Don’t worry, I don’t understand the headline either. But I’ll explain. There was a HUGE development in privacy / internet circles [/checks calendar] about 3 weeks ago, that will possibly have some HUGE implications for a lot of things. Am I being vague? Seems like it! OK, let’s figure this out.
So on October 10th, the Office of the Privacy Commissioner (OPC) announced that they had submitted a “reference” to the Federal Court. You see, in some circumstances, government bodies can ask a court to make a determination of law if something is unclear, this is called a reference. So what is unclear? The OPC news release describes it as:
to seek clarity on whether Google’s search engine is subject to federal privacy law when it indexes web pages and presents search results in response to queries of a person’s name
This is very important! Why? I’ll get there. First, let’s look at the exact specific questions that the OPC is asking the Court to determine:
- Does Google in the operation of its search engine, collect, use or disclose personal information in the course of commercial activities within the meaning of paragraph 4(1)(a) of PIPEDA when it indexes web pages and presents search results in response to searches of an individual’s name?
- Is the operation of Google’s search engine excluded from the application of Part 1 of PIPEDA by virtue of paragraph 4(2)(c) of PIPEDA because it involves the collection, use or disclosure of personal information for journalistic, artistic or literary purposes and for no other purpose?
So you might be asking what those PIPEDA provisions are. Let’s reprint the first one:
4 (1) This Part applies to every organization in respect of personal information that
(a) the organization collects, uses or discloses in the course of commercial activities
You’ll notice that bold portion there. What this is saying is that PIPEDA, the federal privacy law, only applies when a company, like Google, is collecting, using or disclosing personal information while doing commercial activities. Is searching and returning results a commercial activity? The Court will tell us! That’s the “Google’s profits” of my crappy headline, I guess. The second question above is asking that even if it may be a commercial activity, if the search functions are for “journalistic, artistic or literary purposes” PIPEDA won’t apply
SO. What this comes down to is basically the OPC wants to know if PIPEDA applies to Google search. With me so far?
Now we’ll get to why this is important. Finally! You see, the OPC received a complaint from an individual who said that Google contravenes PIPEDA when it returns results of his name being searched (those results must have been not too flattering!). But before the OPC could investigate, they wanted to know if PIPEDA actually applies or not, thus the reference. But in the broader sense, there is more importance. You may recall this shocking headline I wrote in January of this year:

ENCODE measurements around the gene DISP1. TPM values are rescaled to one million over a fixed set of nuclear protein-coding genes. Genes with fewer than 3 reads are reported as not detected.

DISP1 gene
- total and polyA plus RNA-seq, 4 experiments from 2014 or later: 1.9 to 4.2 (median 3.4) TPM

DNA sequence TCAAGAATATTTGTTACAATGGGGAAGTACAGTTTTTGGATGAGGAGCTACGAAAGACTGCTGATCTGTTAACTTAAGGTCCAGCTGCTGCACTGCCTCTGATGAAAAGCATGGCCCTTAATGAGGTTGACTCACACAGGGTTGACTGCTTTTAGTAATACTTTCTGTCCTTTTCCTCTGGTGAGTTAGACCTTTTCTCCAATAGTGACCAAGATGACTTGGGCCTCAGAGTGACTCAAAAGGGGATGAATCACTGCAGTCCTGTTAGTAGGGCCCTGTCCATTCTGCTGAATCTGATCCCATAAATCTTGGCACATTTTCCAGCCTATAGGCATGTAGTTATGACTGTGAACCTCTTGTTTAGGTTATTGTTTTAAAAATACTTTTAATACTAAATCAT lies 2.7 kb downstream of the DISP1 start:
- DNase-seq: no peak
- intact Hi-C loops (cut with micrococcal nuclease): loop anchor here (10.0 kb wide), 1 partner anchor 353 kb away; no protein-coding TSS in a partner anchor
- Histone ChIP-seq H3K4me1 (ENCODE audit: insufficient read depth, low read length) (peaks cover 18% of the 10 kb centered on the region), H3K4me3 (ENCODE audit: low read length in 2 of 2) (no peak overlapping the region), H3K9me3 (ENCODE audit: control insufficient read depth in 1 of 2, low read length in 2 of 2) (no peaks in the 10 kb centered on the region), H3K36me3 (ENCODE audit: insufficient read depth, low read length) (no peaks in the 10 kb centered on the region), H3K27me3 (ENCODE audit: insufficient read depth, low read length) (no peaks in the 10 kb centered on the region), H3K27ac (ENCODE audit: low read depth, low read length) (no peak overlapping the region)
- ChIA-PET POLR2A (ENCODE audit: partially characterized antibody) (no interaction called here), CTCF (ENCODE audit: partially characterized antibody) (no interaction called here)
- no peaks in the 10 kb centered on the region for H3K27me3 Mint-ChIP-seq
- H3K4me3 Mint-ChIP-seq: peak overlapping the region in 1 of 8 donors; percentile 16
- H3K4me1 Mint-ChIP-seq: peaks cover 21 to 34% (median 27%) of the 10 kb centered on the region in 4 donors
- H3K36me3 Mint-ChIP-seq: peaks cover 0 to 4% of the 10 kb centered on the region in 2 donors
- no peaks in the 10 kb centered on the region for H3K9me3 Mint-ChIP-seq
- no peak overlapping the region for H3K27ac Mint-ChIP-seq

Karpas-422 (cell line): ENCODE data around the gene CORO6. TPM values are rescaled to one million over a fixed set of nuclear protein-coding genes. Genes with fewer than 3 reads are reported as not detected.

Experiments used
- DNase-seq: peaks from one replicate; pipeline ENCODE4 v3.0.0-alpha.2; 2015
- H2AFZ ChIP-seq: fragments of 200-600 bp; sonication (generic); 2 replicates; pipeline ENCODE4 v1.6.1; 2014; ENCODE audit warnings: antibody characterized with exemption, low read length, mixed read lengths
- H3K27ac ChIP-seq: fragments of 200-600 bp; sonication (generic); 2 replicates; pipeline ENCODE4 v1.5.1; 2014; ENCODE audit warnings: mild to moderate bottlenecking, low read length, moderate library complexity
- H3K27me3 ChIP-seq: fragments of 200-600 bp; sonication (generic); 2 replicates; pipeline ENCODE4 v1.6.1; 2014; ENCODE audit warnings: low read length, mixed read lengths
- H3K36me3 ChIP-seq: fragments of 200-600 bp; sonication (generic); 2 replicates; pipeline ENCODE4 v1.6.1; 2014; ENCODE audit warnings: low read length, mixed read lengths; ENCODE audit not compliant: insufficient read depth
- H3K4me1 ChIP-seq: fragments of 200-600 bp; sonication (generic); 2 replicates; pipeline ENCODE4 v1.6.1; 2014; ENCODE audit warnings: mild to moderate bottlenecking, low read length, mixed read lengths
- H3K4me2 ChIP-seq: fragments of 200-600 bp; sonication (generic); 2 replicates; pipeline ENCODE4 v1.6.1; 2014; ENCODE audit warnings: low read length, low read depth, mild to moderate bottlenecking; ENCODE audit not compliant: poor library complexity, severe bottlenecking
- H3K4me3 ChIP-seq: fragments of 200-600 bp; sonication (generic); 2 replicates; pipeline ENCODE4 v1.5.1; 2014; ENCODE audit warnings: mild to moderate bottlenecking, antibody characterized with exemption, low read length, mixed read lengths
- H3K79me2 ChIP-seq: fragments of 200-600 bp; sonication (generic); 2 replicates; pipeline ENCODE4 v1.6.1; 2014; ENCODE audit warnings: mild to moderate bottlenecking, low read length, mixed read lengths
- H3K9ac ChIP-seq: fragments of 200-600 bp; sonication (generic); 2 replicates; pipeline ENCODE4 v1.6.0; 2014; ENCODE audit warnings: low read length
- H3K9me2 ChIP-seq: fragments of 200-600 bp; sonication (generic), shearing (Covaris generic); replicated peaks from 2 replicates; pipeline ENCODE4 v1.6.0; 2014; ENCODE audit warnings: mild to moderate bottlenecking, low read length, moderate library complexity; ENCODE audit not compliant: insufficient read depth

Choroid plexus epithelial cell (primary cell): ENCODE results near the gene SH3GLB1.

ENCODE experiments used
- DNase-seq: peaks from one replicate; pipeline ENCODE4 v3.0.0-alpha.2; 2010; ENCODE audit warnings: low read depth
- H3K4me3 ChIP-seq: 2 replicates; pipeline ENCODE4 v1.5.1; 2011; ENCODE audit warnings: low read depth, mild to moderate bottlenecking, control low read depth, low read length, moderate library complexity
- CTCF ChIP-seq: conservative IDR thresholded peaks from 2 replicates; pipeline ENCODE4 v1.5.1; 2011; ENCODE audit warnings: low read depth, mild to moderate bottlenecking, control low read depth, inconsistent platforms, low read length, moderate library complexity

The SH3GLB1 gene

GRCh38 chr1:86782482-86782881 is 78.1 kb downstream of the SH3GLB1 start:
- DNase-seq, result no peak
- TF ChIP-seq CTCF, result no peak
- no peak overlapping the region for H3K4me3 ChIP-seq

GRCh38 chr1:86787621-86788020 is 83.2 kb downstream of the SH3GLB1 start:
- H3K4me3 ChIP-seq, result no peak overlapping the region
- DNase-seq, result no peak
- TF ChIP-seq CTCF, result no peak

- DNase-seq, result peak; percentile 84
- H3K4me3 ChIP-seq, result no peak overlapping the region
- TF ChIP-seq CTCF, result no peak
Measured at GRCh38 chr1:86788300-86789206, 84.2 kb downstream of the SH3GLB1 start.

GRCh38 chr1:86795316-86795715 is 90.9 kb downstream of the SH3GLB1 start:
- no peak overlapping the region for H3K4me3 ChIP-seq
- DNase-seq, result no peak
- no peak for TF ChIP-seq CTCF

In that post, I explained how the OPC all of sudden just decided that PIPEDA includes a right to be forgotten, or in the context of search results, a “right to de-indexing”. BUT! That determination is based on the premise that PIPEDA actually applies to search engines when they are indexing web pages and returning search results. As it turns out, the OPC does not know if that’s true or not! So they have asked the Court to make that determination. With me so far?
NOW! There is actually more to it than this. Yes, if the Court determines that PIPEDA applies to Google when it indexes web pages and returns search results, the implication is that there really is a right to de-index (well, until the appeal, and the appeal of the appeal…). BUT! As Geist correctly points out, this reference will not decide whether Canada has a right to be forgotten, point finale, as is being reported in the media (like here e.g.).
It’s much broader than that, and more basic. There are numerous implications if PIPEDA applies to Google when it does search, not just the right to de-index. For example, PIPEDA has 10 principles that all companies must follow, and I am guessing that Google does not! Google will be subject to a crapload of complaints to the OPC that are permitted under PIPEDA. Under PIPEDA, the Privacy Commissioner can audit companies if they are not complying. Google won’t like that!
THE POINT IS. We are going to be watching this case very carefully here at AM.com. It’s important. Trust me.
UPDATE (some weeks later) – the full text of the reference to the Court has shown up online. Here’s the PDF. Doesn’t really add much besides what I’ve already explained here, but i wanted to link to it for, uh, posterity I guess.